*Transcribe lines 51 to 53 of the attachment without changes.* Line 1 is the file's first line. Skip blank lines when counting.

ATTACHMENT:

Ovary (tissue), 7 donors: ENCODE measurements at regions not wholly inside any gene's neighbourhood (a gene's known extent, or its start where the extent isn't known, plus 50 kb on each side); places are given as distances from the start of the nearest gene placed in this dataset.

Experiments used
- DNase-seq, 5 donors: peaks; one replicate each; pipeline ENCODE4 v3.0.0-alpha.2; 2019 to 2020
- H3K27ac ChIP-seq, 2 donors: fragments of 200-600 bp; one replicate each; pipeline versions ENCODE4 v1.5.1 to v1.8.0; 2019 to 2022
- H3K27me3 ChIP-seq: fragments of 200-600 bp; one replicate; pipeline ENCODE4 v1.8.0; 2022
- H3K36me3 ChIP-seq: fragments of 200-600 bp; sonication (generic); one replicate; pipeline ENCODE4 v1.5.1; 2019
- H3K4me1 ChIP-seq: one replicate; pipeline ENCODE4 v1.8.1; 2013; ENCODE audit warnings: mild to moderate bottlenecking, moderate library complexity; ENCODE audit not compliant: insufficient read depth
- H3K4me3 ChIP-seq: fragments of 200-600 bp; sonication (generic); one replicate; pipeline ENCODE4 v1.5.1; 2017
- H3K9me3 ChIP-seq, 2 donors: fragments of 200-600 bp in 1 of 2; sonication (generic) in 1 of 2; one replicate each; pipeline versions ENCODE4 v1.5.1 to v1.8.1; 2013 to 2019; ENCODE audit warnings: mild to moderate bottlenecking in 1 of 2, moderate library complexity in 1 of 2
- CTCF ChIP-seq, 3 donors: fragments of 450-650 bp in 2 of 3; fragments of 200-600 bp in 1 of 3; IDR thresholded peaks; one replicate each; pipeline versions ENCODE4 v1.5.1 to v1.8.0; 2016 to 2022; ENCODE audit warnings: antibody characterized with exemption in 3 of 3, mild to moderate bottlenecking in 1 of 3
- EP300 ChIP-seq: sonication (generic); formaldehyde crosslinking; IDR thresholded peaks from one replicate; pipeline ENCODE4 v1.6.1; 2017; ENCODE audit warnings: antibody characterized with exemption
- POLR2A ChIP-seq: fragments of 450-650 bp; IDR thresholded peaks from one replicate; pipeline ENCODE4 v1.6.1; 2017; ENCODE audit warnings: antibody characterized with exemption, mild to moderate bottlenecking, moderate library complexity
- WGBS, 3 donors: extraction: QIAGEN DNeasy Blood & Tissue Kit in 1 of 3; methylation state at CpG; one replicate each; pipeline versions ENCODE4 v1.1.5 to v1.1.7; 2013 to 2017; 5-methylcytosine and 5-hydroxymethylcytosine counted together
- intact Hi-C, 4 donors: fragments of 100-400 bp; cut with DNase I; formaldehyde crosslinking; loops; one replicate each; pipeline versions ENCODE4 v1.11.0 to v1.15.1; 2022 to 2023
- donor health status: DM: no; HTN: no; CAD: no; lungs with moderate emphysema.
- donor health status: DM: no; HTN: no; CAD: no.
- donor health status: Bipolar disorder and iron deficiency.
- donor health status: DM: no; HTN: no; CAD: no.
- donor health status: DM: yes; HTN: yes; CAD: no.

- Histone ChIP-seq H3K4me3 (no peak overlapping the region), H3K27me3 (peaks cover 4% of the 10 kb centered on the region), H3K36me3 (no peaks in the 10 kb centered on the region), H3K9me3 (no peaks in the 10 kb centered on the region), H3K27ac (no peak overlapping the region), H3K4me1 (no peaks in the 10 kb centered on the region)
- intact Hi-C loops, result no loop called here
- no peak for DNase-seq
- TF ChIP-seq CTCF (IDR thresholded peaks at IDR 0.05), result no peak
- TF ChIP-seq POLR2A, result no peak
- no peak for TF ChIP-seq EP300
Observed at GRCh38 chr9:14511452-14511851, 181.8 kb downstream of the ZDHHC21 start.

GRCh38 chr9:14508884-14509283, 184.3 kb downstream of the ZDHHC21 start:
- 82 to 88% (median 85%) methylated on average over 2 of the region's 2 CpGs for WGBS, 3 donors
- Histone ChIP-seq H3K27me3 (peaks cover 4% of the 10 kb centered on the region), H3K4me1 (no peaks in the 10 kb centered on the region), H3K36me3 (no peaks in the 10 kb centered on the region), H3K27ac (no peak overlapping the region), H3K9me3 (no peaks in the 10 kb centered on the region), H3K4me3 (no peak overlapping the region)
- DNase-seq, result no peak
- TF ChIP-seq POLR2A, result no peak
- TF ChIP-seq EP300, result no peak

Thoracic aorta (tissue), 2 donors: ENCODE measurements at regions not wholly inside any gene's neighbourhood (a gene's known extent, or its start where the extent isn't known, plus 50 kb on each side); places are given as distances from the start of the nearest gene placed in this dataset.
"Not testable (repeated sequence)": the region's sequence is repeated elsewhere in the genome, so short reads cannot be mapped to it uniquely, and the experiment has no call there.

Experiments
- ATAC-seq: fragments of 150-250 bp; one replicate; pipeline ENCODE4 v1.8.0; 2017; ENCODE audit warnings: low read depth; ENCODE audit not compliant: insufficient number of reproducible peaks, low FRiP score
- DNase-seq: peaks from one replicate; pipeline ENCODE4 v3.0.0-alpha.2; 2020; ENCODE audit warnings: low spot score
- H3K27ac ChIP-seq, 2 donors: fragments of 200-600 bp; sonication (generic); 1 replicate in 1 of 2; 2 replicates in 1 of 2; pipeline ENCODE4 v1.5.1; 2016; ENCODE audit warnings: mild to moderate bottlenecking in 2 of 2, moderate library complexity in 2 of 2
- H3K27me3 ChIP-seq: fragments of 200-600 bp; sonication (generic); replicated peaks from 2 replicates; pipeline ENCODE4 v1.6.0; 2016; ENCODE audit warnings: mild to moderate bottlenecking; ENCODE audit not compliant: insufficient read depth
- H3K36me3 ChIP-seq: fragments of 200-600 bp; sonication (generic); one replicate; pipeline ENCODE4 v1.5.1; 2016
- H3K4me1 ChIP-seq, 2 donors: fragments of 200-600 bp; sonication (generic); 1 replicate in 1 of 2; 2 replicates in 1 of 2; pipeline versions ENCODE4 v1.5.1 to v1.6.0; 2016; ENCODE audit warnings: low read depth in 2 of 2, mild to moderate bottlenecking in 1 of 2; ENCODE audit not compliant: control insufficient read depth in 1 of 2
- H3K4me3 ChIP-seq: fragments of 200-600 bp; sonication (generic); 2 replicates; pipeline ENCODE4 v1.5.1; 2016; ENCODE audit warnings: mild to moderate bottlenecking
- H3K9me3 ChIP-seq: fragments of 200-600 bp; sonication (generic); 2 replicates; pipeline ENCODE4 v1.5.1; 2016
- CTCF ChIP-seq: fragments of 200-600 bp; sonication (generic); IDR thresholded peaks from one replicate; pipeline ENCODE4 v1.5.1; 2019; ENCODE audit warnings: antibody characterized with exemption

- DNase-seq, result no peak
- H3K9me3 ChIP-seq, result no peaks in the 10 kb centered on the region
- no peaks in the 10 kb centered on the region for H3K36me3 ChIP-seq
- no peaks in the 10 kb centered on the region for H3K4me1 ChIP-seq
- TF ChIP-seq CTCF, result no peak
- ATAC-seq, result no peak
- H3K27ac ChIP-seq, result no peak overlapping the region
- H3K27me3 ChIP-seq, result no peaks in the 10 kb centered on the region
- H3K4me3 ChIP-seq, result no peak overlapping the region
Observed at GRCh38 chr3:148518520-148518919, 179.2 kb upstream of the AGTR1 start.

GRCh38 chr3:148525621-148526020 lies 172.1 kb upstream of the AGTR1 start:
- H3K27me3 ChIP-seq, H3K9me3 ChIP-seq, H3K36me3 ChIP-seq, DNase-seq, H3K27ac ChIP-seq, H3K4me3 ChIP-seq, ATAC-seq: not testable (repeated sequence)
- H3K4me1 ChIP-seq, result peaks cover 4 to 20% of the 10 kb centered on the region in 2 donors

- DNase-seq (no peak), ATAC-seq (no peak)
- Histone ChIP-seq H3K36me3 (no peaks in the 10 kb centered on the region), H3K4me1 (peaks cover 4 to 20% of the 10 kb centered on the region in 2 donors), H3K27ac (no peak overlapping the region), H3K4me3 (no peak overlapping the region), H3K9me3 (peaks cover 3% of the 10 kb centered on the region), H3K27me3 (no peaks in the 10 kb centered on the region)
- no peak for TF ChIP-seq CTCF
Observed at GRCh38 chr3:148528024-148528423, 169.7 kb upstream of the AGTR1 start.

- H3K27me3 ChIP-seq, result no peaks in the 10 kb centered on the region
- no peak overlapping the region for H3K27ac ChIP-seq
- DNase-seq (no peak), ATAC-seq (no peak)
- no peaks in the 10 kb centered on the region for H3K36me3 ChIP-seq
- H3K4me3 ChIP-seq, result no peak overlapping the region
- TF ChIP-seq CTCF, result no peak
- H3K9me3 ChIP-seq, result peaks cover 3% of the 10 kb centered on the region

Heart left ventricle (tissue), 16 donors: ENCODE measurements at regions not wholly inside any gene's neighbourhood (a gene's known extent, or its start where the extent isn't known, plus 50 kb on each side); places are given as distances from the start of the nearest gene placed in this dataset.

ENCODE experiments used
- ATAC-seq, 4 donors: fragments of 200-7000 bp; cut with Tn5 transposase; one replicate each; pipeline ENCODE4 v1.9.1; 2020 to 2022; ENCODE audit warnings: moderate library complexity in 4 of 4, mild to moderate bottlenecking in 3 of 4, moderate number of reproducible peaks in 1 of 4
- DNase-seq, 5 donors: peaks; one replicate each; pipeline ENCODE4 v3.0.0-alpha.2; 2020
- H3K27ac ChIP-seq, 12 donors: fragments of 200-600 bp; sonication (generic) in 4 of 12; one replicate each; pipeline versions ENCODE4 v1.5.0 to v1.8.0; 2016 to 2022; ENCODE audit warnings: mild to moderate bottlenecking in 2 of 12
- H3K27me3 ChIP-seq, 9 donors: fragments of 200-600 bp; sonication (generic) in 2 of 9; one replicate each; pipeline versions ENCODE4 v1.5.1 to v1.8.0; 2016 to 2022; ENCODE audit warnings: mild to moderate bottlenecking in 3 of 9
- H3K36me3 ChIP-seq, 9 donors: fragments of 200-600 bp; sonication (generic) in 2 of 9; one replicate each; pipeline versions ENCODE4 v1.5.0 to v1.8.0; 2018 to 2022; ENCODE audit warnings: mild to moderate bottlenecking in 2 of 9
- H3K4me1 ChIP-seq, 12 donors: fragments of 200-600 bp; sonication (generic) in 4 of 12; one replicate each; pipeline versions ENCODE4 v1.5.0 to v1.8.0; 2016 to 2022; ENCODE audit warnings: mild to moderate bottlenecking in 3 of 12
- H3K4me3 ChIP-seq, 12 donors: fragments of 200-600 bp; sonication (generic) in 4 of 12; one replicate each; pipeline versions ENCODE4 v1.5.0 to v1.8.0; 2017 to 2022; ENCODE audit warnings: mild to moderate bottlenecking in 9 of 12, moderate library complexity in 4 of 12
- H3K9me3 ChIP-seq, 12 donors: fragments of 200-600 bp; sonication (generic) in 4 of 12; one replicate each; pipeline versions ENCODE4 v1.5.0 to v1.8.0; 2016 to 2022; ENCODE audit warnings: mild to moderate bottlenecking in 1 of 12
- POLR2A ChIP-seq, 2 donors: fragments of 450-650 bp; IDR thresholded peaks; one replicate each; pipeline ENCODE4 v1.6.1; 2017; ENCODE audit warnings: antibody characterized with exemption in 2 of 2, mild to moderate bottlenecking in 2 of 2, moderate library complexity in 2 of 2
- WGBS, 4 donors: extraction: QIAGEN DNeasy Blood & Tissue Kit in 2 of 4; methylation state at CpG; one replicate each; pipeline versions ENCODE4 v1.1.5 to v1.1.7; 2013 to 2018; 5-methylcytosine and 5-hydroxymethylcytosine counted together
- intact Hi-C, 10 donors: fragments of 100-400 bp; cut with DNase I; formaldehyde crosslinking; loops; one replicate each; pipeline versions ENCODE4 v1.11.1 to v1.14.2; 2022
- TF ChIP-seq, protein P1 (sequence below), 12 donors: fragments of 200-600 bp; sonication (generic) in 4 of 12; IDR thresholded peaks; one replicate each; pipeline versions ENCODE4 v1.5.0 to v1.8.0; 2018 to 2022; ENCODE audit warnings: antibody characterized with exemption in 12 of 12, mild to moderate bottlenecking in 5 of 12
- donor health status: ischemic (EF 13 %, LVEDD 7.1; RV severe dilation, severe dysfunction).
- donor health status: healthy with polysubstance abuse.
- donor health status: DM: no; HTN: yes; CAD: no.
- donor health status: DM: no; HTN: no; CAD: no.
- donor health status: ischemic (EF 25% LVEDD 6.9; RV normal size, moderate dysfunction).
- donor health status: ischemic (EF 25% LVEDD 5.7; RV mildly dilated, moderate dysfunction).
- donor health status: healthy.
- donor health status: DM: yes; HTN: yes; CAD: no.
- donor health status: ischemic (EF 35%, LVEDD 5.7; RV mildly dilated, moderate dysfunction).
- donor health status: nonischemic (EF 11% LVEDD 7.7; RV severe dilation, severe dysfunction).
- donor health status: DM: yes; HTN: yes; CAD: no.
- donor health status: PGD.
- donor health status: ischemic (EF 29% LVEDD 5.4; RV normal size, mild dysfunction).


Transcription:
- H3K27ac ChIP-seq, result no peak overlapping the region
- H3K27me3 ChIP-seq, result no peaks in the 10 kb centered on the region
- H3K4me3 ChIP-seq, result no peak overlapping the region